Commence with a conjunction, break it with bullets, more
I know, I know. Your third-grade teacher, Mrs. Webb, told you never to start a sentence with a conjunction.News flash: These days, Mrs. Webb is probably never going to read your copy.
So go ahead: Move those linking words — “and,” “or,” “also,” “but,” “so,” “then” and “plus” — to the fronts of your sentences.
When you start with a conjunction, you break long sentences into short ones and move your copy along more briskly.
Here are 3 other ways to write short sentences:
1. Search and destroy conjunctions.
Sentences too long? Use Microsoft Word’s Find function to search for conjunctions.
When one of my writing coachees tried this trick, she found 23 “ands” in a 500-word article.
When you find them, see whether you can replace them with a period. Or, instead of replacing them, commence with a conjunction.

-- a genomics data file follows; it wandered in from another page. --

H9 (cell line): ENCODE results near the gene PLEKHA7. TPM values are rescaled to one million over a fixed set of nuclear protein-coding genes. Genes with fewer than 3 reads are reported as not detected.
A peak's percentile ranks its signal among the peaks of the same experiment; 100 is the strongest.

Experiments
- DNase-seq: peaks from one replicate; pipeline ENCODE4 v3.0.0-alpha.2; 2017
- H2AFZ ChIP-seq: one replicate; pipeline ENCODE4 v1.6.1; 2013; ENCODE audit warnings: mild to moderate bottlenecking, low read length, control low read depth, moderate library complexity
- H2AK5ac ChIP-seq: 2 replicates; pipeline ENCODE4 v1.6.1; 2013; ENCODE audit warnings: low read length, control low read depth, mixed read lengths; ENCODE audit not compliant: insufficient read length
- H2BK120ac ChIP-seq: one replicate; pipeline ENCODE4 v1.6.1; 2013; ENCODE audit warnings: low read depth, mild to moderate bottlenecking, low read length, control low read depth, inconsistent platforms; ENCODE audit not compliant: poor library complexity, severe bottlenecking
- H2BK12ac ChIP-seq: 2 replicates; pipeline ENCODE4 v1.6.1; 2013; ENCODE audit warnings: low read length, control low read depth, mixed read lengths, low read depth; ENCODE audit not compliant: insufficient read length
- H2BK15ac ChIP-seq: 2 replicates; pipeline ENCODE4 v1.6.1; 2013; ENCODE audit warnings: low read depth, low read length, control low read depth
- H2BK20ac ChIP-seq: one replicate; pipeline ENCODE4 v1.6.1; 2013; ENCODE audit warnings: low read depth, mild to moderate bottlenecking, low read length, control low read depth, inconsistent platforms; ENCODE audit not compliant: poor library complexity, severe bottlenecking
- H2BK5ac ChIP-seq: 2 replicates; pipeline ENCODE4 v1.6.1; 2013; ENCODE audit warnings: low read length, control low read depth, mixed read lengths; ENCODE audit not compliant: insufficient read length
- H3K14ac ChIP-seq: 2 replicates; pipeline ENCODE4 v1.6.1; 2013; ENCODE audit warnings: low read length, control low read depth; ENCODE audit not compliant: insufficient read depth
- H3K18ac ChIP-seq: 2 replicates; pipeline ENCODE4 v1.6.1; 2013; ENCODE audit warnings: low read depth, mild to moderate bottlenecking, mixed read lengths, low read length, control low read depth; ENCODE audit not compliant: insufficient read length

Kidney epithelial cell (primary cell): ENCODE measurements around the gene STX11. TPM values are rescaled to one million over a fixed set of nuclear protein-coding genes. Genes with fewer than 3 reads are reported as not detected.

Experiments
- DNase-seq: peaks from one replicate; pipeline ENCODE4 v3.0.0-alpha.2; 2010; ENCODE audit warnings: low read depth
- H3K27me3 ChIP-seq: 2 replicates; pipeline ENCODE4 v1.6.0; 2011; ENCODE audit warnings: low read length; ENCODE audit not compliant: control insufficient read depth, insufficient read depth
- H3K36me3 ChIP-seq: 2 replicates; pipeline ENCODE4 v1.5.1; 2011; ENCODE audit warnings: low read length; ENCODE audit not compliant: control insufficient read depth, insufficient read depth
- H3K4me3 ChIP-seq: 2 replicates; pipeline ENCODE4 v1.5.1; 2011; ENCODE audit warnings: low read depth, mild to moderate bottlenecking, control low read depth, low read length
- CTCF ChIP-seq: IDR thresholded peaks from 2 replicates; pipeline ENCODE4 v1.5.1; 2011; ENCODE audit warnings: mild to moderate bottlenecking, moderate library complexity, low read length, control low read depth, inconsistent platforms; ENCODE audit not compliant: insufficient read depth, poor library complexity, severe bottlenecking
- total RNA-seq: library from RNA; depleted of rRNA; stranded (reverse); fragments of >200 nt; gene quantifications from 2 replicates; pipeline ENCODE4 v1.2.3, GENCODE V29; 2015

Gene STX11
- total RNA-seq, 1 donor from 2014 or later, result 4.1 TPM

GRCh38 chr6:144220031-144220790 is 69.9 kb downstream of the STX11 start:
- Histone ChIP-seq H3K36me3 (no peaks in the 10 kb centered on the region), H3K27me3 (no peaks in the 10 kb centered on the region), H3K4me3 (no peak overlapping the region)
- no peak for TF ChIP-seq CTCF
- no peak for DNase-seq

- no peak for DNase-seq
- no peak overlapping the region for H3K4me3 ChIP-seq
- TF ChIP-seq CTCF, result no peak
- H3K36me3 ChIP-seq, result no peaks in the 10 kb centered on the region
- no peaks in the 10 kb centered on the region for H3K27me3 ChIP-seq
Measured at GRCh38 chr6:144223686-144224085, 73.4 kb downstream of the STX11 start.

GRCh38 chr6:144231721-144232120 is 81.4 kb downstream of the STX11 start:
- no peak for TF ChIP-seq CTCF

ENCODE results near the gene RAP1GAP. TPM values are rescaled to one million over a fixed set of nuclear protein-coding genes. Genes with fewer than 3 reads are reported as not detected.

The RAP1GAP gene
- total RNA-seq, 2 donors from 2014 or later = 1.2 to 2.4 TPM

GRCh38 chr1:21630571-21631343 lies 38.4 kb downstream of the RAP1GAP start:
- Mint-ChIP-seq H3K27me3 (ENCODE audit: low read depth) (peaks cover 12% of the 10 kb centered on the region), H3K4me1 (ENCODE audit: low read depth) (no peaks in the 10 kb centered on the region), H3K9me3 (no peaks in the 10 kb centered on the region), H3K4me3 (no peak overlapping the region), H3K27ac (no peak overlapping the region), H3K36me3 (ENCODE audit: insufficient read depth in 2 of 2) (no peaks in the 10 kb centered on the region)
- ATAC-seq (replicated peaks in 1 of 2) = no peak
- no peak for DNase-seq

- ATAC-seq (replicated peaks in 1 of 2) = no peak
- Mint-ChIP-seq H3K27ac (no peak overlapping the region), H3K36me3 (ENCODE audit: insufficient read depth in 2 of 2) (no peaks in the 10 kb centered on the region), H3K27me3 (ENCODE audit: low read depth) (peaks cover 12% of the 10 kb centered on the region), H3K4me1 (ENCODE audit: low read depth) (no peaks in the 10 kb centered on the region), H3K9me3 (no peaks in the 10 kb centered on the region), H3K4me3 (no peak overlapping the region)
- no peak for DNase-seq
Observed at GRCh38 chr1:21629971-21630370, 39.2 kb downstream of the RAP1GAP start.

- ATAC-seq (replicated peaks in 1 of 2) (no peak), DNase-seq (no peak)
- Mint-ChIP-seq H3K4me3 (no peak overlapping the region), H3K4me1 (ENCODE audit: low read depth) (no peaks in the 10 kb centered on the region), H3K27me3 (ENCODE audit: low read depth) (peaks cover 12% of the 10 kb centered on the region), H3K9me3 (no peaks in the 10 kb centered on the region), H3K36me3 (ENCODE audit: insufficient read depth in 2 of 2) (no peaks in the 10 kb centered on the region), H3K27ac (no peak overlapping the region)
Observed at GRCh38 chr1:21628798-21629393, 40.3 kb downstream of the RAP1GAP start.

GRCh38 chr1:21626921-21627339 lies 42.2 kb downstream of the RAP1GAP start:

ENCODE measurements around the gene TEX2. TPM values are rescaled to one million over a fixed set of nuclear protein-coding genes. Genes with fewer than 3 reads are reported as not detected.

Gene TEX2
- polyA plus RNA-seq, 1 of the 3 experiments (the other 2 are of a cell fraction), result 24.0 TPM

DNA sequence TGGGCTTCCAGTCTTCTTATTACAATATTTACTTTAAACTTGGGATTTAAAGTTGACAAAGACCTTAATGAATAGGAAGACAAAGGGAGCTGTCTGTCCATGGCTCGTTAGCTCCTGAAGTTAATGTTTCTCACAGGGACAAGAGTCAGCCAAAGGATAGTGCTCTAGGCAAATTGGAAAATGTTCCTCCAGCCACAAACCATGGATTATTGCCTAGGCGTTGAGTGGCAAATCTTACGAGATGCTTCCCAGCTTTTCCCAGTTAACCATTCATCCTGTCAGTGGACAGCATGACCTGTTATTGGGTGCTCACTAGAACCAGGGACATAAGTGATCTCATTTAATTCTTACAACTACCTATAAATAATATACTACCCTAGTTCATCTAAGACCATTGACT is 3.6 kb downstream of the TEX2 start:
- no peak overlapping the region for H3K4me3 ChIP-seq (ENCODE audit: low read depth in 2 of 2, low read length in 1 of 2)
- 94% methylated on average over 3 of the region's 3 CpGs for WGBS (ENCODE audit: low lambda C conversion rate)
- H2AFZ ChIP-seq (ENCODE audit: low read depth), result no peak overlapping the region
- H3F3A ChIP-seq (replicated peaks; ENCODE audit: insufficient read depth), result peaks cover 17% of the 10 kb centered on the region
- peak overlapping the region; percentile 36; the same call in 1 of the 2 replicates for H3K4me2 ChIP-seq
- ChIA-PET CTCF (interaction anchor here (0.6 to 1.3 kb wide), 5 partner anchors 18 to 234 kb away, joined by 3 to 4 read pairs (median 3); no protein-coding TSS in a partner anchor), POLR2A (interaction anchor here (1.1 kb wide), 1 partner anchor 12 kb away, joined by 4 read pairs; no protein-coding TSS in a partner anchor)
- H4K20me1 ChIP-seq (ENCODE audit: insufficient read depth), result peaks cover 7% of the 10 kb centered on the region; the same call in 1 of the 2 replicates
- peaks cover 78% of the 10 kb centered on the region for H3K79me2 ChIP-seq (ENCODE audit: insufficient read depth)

2. Break it with bullets.
If you have a series of three or more items, break them out of the sentence into a bulleted or numbered list. Readers perceive bullets as each being separate sentences and paragraphs.
This is especially important online, where readers skim even more than they do in print. In one test, usability expert Jakob Nielsen made a webpage 47% more usable by breaking copy up and lifting ideas off the page.
3. Don’t fix fragments.
Mrs. Webb, your 3rd-grade teacher, probably also counseled you to avoid sentence fragments.
Mrs. Webb was wrong. Sentence fragments can help you:
- Create drama
- Make a transition
- Emphasize an important idea
- Change the pace of your piece
- Make your copy sound conversational
- And, of course, make sentences shorter
Write fragments like Paul Harding.
Here’s how it works, in a passage from Paul Harding’s Pulitzer Prize-winning novel, Tinkers:
Used strategically, fragments can make your copy tighter and more interesting.